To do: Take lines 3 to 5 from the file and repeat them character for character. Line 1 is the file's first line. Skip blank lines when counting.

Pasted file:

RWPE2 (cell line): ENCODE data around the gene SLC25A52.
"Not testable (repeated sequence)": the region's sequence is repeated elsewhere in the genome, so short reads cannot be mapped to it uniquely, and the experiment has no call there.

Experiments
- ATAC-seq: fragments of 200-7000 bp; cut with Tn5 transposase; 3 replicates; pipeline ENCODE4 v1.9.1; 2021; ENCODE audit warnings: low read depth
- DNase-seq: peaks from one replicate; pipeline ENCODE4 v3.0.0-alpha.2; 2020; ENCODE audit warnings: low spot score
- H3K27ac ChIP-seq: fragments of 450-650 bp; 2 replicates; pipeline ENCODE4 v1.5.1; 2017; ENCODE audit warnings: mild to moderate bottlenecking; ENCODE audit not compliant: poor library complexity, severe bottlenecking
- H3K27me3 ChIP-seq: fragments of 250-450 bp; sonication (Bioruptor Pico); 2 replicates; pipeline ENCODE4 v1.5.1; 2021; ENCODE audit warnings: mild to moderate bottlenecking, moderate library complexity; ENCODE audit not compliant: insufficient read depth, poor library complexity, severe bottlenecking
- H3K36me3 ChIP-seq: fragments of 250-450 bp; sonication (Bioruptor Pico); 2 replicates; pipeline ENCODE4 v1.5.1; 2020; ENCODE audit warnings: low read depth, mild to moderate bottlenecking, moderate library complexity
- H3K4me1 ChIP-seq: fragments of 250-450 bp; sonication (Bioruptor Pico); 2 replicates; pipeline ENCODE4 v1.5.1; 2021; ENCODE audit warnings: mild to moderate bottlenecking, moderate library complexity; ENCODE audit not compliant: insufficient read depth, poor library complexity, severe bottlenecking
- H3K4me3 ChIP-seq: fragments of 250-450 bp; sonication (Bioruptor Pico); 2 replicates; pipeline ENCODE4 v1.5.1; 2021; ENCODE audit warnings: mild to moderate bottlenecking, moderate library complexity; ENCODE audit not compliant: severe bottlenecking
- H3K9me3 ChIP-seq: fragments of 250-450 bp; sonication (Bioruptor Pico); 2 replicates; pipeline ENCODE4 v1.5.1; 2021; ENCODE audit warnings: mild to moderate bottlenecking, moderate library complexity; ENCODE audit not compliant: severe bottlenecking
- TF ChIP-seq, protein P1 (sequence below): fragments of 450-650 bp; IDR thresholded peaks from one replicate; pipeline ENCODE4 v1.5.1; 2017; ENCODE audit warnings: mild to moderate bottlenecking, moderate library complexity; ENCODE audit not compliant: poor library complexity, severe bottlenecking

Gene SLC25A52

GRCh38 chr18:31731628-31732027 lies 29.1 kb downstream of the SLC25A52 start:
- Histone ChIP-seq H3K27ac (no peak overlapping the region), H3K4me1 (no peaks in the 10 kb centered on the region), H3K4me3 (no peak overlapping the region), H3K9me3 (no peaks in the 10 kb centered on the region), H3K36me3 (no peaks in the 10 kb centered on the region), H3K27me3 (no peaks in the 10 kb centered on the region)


Experiments
- ATAC-seq: fragments of 200-7000 bp; cut with Tn5 transposase; 3 replicates; pipeline ENCODE4 v1.9.1; 2021; ENCODE audit warnings: low read depth
- DNase-seq: peaks from one replicate; pipeline ENCODE4 v3.0.0-alpha.2; 2020; ENCODE audit warnings: low spot score